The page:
Munching on a shrimp cocktail at a holiday party? Tossing in conveniently pre-peeled shrimp as part of your stir fry? Ever wonder who did the dirty work of cleaning and processing this seafood? An investigation reveals that it could likely be a migrant or even a child laborer, victimized by human trafficking and forced labor. The report by the Associated Press (AP) has uncovered a horrific system inside the shrimp industry in Thailand: modern slavery.

Migrants arrive in Thailand from the surrounding countries of Myanmar, Cambodia, and Laos with tales of high-paying jobs and a better life for their families. What they find is a nightmare with little chance of escape. Often told they owe their “bosses” hundreds of dollars once they arrive, the trap of slavery is sprung. What follows could be a life of standing in front of never-ending piles of shrimp for over fifteen hours a day, pulling off the heads, guts, and shells. (Too short to reach the counter because you are only eight years old? They give you a stool.) Meager wages are often withheld and barely cover the cost of living each day. The alternatives are threats of arrest or death, being handcuffed to a fellow worker, being followed into the streets and even kidnaped.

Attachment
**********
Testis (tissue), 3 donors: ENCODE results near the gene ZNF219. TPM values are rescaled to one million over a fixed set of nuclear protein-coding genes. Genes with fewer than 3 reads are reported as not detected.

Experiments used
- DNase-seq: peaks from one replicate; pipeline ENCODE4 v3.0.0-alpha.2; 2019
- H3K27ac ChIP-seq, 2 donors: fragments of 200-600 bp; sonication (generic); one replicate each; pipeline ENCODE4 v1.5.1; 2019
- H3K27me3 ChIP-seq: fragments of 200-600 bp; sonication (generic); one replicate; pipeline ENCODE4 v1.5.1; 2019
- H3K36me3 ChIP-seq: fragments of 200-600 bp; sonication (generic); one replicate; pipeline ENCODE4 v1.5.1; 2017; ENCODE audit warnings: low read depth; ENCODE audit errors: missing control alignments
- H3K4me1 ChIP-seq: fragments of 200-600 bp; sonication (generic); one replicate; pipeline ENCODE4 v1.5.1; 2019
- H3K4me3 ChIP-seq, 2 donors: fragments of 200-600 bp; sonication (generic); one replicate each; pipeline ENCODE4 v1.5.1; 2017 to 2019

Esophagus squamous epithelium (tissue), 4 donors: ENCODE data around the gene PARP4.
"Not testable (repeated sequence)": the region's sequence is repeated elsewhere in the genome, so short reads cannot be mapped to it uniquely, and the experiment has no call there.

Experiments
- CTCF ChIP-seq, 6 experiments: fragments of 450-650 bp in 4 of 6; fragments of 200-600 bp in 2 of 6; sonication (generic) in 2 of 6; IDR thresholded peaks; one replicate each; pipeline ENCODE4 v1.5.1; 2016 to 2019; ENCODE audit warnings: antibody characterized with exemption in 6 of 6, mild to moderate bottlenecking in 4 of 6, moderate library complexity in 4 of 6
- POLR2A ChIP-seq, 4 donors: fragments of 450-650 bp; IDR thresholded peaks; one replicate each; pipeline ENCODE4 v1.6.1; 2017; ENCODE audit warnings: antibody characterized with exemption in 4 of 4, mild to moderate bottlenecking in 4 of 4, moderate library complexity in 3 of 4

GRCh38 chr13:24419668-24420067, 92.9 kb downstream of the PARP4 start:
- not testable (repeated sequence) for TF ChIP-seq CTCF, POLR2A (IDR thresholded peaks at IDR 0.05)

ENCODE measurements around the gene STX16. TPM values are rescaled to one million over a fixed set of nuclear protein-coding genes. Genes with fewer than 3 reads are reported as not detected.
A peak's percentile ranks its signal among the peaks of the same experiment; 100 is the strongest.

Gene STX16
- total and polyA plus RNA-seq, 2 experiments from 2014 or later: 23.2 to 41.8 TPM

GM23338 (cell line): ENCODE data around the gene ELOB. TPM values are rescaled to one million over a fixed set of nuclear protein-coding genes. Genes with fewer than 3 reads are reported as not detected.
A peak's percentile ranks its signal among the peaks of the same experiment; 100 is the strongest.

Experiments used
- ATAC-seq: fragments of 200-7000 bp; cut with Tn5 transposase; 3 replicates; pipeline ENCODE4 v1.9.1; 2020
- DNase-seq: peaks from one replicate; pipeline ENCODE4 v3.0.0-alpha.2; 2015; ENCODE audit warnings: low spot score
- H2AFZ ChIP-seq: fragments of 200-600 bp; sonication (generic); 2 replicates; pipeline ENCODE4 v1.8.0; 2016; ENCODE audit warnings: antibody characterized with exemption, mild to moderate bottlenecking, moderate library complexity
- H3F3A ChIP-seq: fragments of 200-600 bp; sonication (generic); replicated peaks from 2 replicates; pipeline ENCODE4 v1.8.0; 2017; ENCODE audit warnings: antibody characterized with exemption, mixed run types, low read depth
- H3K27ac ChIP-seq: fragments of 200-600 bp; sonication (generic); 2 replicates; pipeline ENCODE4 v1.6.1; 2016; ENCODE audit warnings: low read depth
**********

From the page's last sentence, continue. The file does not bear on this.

Where does the shrimp end up? This morally tainted food was traced to all 50 states in the U.S. The AP investigation followed shrimp from these slave labor processing plants, tracking it across the ocean and into Whole Foods, Red Lobster, Kroger, Petco, Olive Garden, and Wal-Mart plus as an ingredient in multiple other widely distributed seafood products. Now that the AP investigation has revealed the source of this food, retail stores are questioning distributors. Distributors are questioning suppliers. And, finally, suppliers will have to take a close look at processors and the individual lives where this chain begins.

But it can be difficult to discern in the huge web of supply chains. Export companies claim to abhor human rights abuses, but unless more pressure is put on them by consumers it is likely this practice will persist. So the next time you toss in ready-to-cook shrimp into your stir fry, consider how and why it is so conveniently peeled.